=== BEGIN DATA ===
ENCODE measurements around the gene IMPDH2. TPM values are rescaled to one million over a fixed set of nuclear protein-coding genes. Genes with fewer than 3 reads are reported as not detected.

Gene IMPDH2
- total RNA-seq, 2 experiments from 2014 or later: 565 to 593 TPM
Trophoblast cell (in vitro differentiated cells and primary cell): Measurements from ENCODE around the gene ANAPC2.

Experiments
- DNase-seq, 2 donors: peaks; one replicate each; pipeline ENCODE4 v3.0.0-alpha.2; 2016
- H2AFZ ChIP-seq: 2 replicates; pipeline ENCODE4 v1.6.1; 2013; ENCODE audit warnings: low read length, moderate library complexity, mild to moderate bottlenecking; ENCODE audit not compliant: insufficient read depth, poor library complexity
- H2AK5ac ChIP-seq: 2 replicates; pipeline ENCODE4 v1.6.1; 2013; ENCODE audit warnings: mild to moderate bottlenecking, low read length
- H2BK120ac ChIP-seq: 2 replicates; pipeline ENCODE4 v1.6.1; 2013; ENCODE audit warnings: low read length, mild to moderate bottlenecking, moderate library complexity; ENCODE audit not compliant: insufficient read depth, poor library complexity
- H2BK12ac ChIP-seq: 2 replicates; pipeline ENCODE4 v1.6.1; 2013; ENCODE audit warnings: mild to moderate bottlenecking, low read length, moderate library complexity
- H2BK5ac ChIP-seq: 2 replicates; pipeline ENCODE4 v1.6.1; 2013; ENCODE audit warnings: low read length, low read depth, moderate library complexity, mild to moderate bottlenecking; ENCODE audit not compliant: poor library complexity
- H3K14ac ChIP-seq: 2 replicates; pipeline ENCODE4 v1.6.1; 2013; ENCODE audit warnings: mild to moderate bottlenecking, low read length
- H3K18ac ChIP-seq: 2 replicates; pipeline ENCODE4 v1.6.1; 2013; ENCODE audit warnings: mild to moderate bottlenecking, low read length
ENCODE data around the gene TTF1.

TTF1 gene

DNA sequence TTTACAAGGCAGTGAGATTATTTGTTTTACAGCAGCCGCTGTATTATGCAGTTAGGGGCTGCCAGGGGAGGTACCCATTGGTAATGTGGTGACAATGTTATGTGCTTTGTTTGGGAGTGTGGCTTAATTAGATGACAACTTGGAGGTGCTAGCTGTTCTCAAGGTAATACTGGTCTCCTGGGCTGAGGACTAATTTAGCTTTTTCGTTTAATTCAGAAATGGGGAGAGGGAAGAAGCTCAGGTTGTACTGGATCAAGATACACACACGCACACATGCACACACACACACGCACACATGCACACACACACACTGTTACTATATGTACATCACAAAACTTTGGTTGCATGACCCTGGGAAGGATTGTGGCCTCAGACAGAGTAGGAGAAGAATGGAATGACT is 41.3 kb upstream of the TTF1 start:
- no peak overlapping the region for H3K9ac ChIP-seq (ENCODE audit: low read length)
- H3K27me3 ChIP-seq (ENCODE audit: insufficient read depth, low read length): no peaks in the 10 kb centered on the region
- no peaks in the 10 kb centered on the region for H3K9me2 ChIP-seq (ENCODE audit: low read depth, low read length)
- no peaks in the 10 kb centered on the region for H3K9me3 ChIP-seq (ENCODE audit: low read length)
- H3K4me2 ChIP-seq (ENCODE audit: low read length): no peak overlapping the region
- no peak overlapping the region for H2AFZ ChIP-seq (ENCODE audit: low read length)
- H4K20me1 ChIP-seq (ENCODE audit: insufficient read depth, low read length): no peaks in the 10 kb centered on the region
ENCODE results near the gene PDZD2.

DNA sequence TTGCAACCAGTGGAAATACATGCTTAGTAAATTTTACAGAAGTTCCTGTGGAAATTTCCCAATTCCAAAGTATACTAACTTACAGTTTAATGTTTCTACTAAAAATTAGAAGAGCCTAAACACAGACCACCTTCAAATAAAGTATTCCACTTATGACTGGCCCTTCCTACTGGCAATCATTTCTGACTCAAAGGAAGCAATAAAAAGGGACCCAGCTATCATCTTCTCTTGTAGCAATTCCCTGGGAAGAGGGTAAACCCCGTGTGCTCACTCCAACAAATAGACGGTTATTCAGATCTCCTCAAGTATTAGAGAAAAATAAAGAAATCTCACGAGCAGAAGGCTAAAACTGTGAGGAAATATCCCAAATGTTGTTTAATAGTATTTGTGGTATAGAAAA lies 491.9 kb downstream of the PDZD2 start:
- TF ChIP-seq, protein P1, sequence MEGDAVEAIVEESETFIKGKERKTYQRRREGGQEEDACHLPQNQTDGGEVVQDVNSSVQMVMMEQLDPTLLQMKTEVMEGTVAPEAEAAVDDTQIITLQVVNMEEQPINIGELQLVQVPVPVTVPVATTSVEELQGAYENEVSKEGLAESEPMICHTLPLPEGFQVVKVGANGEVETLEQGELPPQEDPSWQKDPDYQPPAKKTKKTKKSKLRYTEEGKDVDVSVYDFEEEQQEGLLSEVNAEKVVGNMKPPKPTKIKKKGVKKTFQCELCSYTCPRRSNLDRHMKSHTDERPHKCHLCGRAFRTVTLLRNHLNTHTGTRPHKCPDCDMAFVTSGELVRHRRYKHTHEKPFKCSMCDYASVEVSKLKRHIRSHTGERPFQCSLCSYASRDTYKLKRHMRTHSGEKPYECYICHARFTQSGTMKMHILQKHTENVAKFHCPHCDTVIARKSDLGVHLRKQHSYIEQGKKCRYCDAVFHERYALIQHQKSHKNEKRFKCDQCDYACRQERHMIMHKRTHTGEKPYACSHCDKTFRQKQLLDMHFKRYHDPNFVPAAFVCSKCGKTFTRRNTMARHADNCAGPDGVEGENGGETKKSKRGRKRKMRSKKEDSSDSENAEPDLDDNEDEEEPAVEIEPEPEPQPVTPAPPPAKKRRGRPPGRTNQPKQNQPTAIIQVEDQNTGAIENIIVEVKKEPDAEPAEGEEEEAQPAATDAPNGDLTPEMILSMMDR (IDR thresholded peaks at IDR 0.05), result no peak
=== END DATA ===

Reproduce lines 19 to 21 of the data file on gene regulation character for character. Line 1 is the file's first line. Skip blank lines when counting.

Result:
- no peaks in the 10 kb centered on the region for H3K9me2 ChIP-seq (ENCODE audit: low read depth, low read length)
- no peaks in the 10 kb centered on the region for H3K9me3 ChIP-seq (ENCODE audit: low read length)
- H3K4me2 ChIP-seq (ENCODE audit: low read length): no peak overlapping the region